When Thomas finally awoke, he instantly regretted it. Everything hurt, it felt as if he had lost a game of football against a herd of rhinos then thrown into a blender and set on purée.
After a short time though, the pain began to be replaced by a numbness that washed over his entire body coupled with a ringing in his ears and yet, even without his sense of touch, Thomas still noticed things that gave him worry.
He could taste blood but for whatever reason he smelled only the phantom fragrance of butterscotch, then there was the weight on his chest, heavy enough to be noticed through his deadened feelings but not so much that it made his breathing labored.
And adding to his dismay, he finally noticed he couldn’t see out of his right eye.
Fearing the worst, Thomas gingerly brought his hand up to his eye but even with the softest touch he could manage, it still felt as though he was being stabbed in the retina.
Realizing that his eye was only swollen he breathed a sigh of relief, thankful he was alive without any noticeable life threatening injuries.
Finally confident enough to move again, Thomas began to sit up but instantly fell back when his good eye saw who was hanging above him still strapped into her seat.
A mere four feet above him, with dead eyes seemingly staring right at him, was his mother. The blood was still fresh along the gash that started from above her hairline and curved its way down to her cheek where some of the bone itself was exposed. Yet that wasn’t what killed her, it took a moment for Thomas to comprehend that her head had been twisted nearly 180 degrees, possibly snuffing her life almost instantly and without pain, at least that’s what Thomas hoped.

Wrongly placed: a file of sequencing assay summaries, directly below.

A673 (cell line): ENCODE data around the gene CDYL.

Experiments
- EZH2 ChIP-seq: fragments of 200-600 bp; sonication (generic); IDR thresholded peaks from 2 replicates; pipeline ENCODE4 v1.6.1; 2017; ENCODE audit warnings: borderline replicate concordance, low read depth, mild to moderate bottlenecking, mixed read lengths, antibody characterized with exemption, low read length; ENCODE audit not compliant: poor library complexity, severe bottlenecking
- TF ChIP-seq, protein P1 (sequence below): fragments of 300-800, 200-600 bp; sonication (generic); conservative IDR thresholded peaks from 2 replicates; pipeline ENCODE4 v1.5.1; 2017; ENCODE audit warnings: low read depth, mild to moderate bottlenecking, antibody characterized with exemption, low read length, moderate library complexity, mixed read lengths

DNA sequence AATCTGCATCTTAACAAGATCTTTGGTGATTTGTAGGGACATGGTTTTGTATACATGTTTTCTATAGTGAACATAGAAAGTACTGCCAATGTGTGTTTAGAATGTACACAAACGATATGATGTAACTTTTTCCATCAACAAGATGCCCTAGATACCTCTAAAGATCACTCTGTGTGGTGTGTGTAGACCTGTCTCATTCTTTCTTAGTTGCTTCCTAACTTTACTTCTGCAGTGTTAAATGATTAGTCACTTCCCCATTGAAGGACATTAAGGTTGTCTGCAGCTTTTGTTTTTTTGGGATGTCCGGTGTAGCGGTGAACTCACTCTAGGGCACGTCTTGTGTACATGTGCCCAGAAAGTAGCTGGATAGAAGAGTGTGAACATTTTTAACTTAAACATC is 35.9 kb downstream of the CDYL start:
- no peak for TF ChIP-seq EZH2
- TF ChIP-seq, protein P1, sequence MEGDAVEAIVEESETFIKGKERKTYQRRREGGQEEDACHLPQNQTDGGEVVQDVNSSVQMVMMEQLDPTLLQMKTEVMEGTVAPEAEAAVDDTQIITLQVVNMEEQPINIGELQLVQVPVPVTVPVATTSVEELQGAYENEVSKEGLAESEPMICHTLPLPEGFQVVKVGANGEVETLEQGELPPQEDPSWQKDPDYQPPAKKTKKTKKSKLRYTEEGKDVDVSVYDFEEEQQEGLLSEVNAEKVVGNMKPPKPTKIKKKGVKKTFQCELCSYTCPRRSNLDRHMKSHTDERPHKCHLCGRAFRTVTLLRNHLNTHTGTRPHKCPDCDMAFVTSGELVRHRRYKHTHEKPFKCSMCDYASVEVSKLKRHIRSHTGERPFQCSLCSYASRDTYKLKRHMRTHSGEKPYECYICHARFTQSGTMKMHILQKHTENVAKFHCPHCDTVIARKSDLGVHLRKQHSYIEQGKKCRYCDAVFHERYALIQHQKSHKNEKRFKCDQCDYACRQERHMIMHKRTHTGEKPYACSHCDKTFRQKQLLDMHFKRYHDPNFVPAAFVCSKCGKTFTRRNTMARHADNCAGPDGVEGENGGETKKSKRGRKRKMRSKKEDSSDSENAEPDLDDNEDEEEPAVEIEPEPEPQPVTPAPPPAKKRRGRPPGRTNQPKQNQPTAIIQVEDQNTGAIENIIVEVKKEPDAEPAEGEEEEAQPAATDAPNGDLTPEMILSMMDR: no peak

No longer wanting to stare into the milky white orbs of the person who gave him life, Thomas diverted his attention to whatever was draped over him.
Perching himself up on one arm, Thomas was mortified to see that it was yet another body that had landed on top of him, the body of someone that he had recently taken a liking a to.
“Oh my God! Lisa?”
Despite his intention of crying out, Thomas’s voice was no louder than a whisper.
“Lisa! Lisa, are you okay?”
Again, his words didn’t have the strength to be heard by anyone other than himself.
Realizing that his weakness was affecting his speech as well, Thomas gently shook her shoulder hoping it would be enough to rouse her, if she was even still alive.
An almost imperceptible moan came, so soft that he thought he had imagined it.
Again he shook her, this time rough enough to actually move most her body, but the response was finally undeniable.
Lisa lifted her head with an agitated groan but instead of waking up, she merely turned to the other cheek and ground it into his chest.
Slightly frustrated now, Thomas was about to just shove her off him when she stopped smashing her face and began talking nonsense.
“Don’t…want…cabbages…” she moaned. “Won’t…stop…plague…”
He couldn’t help but smile a little about her odd dream mumblings.
“Lisa,” he said nearly yelling, “if you wake up, you don’t have to eat the cabbages.”
“I promise, all you have to do is wake up for me.”
With a scrunch of her face and one more grind into his chest, she finally roused herself from sleep and opened her eyes to the bleak reality.
As Lisa rose to her knees, she let out a yawn but stopped midway through and looked around at their current predicament, obviously not fully understanding what had happened.
“I think we got hit by a rockslide,” Thomas said, knowing what her first words would be.
“What?” she yelled, turning to face him.
Realizing that she must be suffering from temporary tinnitus, Thomas cleared his throat and spoke as loudly as he could manage without actually screaming in her face again.
“I said I think we were hit by a rockslide!”
“Oh. You know your eye is super swollen, right?”